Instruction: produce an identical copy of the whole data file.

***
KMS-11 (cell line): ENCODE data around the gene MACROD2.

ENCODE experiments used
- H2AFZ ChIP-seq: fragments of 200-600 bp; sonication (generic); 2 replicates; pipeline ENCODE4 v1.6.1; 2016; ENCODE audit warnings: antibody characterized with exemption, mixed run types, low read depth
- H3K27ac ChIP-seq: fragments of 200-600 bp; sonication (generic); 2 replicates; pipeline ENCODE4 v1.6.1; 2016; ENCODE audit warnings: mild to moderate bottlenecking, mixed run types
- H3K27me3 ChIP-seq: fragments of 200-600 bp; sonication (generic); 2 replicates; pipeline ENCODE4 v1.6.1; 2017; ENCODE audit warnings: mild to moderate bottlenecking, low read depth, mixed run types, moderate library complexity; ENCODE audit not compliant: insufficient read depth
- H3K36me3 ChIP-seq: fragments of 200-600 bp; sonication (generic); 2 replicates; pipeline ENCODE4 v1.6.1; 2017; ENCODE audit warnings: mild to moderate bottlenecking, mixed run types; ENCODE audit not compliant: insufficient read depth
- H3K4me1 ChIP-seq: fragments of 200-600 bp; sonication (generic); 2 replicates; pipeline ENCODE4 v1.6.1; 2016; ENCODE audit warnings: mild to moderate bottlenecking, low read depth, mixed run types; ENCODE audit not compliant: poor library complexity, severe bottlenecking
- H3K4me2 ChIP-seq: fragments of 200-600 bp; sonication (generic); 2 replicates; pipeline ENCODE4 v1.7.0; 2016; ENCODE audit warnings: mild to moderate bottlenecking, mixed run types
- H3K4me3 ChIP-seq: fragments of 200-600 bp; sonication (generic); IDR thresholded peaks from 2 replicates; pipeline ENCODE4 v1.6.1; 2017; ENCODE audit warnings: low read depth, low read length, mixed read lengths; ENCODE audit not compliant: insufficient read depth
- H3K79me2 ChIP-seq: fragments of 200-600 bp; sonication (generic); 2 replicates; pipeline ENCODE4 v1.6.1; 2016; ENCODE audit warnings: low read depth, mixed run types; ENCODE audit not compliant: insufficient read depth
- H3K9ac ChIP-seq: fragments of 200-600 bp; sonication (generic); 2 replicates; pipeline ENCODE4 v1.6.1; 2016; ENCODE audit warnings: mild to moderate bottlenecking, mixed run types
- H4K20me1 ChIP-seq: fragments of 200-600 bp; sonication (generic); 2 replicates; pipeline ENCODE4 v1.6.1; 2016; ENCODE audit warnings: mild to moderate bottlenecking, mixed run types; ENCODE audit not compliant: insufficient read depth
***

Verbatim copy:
KMS-11 (cell line): ENCODE data around the gene MACROD2.

ENCODE experiments used
- H2AFZ ChIP-seq: fragments of 200-600 bp; sonication (generic); 2 replicates; pipeline ENCODE4 v1.6.1; 2016; ENCODE audit warnings: antibody characterized with exemption, mixed run types, low read depth
- H3K27ac ChIP-seq: fragments of 200-600 bp; sonication (generic); 2 replicates; pipeline ENCODE4 v1.6.1; 2016; ENCODE audit warnings: mild to moderate bottlenecking, mixed run types
- H3K27me3 ChIP-seq: fragments of 200-600 bp; sonication (generic); 2 replicates; pipeline ENCODE4 v1.6.1; 2017; ENCODE audit warnings: mild to moderate bottlenecking, low read depth, mixed run types, moderate library complexity; ENCODE audit not compliant: insufficient read depth
- H3K36me3 ChIP-seq: fragments of 200-600 bp; sonication (generic); 2 replicates; pipeline ENCODE4 v1.6.1; 2017; ENCODE audit warnings: mild to moderate bottlenecking, mixed run types; ENCODE audit not compliant: insufficient read depth
- H3K4me1 ChIP-seq: fragments of 200-600 bp; sonication (generic); 2 replicates; pipeline ENCODE4 v1.6.1; 2016; ENCODE audit warnings: mild to moderate bottlenecking, low read depth, mixed run types; ENCODE audit not compliant: poor library complexity, severe bottlenecking
- H3K4me2 ChIP-seq: fragments of 200-600 bp; sonication (generic); 2 replicates; pipeline ENCODE4 v1.7.0; 2016; ENCODE audit warnings: mild to moderate bottlenecking, mixed run types
- H3K4me3 ChIP-seq: fragments of 200-600 bp; sonication (generic); IDR thresholded peaks from 2 replicates; pipeline ENCODE4 v1.6.1; 2017; ENCODE audit warnings: low read depth, low read length, mixed read lengths; ENCODE audit not compliant: insufficient read depth
- H3K79me2 ChIP-seq: fragments of 200-600 bp; sonication (generic); 2 replicates; pipeline ENCODE4 v1.6.1; 2016; ENCODE audit warnings: low read depth, mixed run types; ENCODE audit not compliant: insufficient read depth
- H3K9ac ChIP-seq: fragments of 200-600 bp; sonication (generic); 2 replicates; pipeline ENCODE4 v1.6.1; 2016; ENCODE audit warnings: mild to moderate bottlenecking, mixed run types
- H4K20me1 ChIP-seq: fragments of 200-600 bp; sonication (generic); 2 replicates; pipeline ENCODE4 v1.6.1; 2016; ENCODE audit warnings: mild to moderate bottlenecking, mixed run types; ENCODE audit not compliant: insufficient read depth